The city of Seattle
is in for a rare musical treat when the
Northwest Mahler Orchestra presents Messiaen’s
Turangalila Symphony for the first time ever in
Simon, conductor for the symphony, is excited
for this opportunity to share his love of music
“We hope the
cultured audience in Seattle will appreciate
this once-in-a-lifetime performance,” Simon
native of Australia who now resides in London,
said he was discovered in Seattle while
promoting his CD and was asked to conduct the
Northwest Mahler Festival.
approached by someone asking me if I was
familiar with the Mahler Festival and if I’d be
interested in conducting it,” Simon said. The
orchestra is comprised of people who “play with
a great intensity,” according to Simon.
Jay Gottlieb had the opportunity to work with
Olivier Messiaen when he was still alive.
“[Messiaen] knew exactly what he meant and
wanted,” Gottlieb said. “He wrote a song of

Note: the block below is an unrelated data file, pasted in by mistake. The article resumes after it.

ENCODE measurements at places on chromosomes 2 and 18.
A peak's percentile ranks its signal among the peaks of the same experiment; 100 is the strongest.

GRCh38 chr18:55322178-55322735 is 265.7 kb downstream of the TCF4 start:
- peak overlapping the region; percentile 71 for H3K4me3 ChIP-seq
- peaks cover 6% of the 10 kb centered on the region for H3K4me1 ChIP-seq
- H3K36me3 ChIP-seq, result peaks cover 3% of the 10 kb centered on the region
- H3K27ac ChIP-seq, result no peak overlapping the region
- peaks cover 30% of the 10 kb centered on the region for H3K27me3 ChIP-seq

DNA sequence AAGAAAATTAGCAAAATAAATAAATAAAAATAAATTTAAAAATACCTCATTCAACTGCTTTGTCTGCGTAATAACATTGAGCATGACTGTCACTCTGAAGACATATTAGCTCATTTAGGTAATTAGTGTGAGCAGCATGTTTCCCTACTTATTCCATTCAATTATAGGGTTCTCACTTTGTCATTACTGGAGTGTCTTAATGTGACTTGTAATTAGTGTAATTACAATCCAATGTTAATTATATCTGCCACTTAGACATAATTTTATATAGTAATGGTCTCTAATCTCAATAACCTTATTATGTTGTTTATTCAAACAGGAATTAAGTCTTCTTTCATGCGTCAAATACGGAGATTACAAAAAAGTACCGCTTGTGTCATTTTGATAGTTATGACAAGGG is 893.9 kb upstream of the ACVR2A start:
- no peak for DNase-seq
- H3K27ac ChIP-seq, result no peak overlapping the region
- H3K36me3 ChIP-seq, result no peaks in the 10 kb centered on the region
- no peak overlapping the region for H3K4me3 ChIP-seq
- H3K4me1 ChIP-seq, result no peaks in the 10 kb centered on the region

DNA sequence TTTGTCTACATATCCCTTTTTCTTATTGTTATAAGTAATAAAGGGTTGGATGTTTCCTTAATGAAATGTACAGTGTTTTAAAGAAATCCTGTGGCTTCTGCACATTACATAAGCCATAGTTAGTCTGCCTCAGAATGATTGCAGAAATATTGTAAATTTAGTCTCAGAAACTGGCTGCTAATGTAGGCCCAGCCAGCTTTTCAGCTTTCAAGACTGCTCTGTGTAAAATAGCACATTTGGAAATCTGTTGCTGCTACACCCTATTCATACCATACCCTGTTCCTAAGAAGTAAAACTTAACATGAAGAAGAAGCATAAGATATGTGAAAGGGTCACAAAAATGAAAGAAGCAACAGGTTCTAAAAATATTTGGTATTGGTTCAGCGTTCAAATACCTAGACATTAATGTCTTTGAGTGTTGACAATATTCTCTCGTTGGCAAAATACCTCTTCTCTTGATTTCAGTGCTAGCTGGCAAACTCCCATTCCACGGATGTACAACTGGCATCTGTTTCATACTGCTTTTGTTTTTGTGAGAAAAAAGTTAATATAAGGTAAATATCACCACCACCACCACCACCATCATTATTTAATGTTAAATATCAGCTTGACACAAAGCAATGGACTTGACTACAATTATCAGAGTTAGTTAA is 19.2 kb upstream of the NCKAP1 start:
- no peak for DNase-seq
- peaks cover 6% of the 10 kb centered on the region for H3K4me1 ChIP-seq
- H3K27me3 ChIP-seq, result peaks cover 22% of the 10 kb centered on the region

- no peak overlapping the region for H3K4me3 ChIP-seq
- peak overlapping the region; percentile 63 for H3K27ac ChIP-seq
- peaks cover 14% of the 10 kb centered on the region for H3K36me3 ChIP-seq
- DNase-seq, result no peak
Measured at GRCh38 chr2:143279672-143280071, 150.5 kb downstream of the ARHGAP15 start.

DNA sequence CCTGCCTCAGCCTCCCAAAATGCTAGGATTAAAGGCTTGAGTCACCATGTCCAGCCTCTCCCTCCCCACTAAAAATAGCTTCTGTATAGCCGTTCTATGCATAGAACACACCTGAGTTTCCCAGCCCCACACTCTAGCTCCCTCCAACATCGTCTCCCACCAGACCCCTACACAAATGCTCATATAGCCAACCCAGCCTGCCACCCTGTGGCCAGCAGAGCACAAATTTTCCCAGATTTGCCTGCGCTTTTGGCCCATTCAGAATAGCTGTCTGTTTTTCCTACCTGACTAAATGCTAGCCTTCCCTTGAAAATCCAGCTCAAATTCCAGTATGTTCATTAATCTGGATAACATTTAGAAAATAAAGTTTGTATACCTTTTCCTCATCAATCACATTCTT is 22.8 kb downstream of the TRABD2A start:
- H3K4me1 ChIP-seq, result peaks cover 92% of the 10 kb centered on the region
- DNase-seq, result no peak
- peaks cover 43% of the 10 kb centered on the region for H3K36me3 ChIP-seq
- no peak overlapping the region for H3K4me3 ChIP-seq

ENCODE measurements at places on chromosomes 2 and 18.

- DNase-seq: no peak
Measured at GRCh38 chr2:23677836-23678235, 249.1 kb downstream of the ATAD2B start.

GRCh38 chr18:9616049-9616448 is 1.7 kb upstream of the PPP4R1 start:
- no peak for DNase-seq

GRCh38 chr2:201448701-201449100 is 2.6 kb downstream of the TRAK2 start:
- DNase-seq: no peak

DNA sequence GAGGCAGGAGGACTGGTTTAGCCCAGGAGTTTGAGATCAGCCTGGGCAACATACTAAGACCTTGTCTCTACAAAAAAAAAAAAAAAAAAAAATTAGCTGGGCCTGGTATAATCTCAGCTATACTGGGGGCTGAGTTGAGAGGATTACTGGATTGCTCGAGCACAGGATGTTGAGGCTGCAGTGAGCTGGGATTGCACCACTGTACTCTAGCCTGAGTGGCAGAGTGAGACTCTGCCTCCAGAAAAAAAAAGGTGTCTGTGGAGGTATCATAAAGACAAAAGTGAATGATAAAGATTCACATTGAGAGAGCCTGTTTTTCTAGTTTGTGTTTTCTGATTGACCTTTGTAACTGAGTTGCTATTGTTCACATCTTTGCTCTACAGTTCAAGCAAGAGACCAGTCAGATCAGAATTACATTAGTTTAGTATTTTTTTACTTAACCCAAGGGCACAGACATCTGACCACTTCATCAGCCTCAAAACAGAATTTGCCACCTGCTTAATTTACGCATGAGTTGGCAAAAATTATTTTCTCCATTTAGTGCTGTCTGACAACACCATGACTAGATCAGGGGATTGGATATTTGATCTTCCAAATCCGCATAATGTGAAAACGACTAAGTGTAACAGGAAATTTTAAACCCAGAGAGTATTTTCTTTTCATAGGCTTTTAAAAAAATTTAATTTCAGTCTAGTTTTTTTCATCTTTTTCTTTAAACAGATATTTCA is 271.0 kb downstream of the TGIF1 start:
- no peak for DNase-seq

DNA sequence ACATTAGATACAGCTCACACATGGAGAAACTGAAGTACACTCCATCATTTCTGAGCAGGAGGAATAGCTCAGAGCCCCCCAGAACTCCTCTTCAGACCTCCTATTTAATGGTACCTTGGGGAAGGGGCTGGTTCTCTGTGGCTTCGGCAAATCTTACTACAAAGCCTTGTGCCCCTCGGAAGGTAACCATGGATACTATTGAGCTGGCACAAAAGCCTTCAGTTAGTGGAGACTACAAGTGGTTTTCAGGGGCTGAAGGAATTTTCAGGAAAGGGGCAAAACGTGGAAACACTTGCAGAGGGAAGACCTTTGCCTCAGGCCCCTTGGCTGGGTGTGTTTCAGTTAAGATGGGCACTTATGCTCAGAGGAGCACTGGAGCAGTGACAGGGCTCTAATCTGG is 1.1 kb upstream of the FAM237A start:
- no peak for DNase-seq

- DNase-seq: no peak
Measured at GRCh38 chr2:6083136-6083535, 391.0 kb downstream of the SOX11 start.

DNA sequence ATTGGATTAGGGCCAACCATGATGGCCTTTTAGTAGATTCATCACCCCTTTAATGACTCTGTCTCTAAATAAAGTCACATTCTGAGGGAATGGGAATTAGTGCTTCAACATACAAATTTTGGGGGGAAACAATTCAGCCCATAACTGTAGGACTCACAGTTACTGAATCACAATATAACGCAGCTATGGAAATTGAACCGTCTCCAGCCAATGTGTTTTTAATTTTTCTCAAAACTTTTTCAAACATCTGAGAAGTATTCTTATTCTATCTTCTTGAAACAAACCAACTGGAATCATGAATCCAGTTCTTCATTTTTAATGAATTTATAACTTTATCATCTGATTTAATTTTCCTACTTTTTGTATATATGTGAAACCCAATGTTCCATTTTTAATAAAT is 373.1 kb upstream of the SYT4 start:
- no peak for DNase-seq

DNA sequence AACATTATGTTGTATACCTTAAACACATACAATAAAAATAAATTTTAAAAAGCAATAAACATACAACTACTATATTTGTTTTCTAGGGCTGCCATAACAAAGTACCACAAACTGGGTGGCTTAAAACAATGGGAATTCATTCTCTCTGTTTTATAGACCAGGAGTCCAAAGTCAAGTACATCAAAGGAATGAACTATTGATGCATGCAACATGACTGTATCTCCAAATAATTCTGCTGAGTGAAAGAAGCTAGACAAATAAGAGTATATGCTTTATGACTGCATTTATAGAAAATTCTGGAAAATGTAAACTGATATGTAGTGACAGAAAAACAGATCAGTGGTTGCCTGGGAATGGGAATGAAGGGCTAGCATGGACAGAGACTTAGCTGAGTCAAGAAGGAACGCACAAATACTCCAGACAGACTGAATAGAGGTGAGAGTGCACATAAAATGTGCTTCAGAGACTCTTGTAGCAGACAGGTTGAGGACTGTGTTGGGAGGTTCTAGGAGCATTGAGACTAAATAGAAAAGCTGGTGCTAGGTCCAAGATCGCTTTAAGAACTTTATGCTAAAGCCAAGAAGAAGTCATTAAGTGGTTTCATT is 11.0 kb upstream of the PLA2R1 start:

love. The piece is definitely over the top. It’s
said Messiaen wrote this symphony for his wife,
inspired by the myth of Tristan and Isolde. “Its
fortes are the loudest you’ll ever hear, and the
trumpets sounds like Gabriel and you’re in
heaven,” Gottlieb said. “It’s very stimulating
and Simon were introduced to each other through
the Swiss Global Artistic Foundation, which is
sponsoring Gottlieb’s appearance at the
Northwest Mahler Festival. The organization is
one that finds and promotes young talents.
Frenchman Thomas Bloch will be playing a rare
treasure in the symphony. Bloch is an ondes
Martenot specialist who plays one of the only
370 instruments ever made. Bloch described the
instrument as one that looks like a keyboard
with strings. In addition to playing the ondes
Martenot, Bloch also plays the glass harmonica
and crystal Baschet. He was asked to perform
Messiaen’s Symphony with the orchestra by Simon.
Bloch said the group has been rehearsing for one
Bloch, who has
performed with both Radiohead and the Gorillaz,
said his repertoire spans many genres of music.
“I get to play Messiaen one day and Motzart
another — it’s a good balance,” said Bloch.
The orchestra is
comprised of about 100 musicians, including both
Gottlieb and Bloch who will be showcasing their
talents for one night only at this event.
Turangalila Symphony will be performed as part
of the Northwest Mahler Festival on Sunday,
September 9 at Benaroya Hall. Tickets can be
purchased through Brown Paper Tickets at